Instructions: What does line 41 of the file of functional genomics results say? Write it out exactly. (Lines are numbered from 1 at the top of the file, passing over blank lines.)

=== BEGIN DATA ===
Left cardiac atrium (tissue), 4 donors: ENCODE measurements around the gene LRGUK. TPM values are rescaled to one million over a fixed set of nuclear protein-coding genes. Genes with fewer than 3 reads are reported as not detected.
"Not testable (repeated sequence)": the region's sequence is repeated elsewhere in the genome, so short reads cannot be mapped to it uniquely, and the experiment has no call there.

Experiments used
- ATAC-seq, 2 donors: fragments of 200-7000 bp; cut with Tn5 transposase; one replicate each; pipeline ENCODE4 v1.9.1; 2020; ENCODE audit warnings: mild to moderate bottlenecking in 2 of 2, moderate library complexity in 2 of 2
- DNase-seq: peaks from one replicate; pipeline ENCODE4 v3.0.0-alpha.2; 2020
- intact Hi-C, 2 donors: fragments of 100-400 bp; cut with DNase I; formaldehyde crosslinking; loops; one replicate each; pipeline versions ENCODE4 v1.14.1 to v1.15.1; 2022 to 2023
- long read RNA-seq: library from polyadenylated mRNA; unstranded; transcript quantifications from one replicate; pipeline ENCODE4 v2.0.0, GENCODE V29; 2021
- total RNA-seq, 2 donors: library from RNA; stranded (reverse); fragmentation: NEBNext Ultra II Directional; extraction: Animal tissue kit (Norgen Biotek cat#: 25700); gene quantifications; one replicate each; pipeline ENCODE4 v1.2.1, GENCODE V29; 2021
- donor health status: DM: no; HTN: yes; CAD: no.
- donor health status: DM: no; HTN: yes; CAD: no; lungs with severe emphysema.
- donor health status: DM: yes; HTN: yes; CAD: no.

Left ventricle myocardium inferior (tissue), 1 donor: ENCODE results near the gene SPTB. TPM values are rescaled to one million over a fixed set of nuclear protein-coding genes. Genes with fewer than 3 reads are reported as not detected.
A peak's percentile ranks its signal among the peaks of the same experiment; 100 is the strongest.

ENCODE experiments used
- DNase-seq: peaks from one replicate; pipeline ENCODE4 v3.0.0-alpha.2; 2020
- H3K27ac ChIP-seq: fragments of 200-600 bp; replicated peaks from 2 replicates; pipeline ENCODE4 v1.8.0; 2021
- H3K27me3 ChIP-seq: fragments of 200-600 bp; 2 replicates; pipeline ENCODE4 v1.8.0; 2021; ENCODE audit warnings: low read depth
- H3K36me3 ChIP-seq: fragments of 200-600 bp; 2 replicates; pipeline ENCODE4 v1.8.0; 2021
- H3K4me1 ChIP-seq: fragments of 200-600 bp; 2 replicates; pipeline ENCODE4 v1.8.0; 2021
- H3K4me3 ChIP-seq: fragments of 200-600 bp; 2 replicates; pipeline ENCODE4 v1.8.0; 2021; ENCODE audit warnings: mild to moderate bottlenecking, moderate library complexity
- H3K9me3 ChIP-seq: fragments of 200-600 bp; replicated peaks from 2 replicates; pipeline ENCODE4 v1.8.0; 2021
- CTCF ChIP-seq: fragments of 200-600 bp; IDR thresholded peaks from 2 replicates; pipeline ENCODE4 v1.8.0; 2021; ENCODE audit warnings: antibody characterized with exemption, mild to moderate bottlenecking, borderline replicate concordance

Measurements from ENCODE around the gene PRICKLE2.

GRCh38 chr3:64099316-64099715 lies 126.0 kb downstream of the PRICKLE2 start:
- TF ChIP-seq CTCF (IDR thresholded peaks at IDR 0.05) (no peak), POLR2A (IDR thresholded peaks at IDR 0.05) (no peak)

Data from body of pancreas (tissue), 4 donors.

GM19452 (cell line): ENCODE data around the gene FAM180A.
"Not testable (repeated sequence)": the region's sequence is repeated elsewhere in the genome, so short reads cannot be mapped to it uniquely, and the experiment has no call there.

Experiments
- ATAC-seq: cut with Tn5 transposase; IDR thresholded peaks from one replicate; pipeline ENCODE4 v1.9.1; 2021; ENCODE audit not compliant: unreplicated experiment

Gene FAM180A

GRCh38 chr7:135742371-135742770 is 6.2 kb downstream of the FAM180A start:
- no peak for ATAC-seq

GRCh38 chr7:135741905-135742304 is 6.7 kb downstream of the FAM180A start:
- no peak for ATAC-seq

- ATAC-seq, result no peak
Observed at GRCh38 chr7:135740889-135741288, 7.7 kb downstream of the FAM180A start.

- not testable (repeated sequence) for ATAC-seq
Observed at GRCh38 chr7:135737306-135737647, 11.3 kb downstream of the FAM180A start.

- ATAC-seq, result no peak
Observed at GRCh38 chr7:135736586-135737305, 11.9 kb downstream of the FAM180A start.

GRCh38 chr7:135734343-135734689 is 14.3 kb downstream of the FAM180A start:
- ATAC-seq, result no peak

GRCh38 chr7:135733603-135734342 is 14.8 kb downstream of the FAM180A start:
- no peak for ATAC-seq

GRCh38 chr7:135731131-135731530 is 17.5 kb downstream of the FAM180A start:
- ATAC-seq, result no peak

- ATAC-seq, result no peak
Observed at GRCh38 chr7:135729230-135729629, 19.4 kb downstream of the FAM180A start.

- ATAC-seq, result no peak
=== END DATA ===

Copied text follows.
Observed at GRCh38 chr7:135736586-135737305, 11.9 kb downstream of the FAM180A start.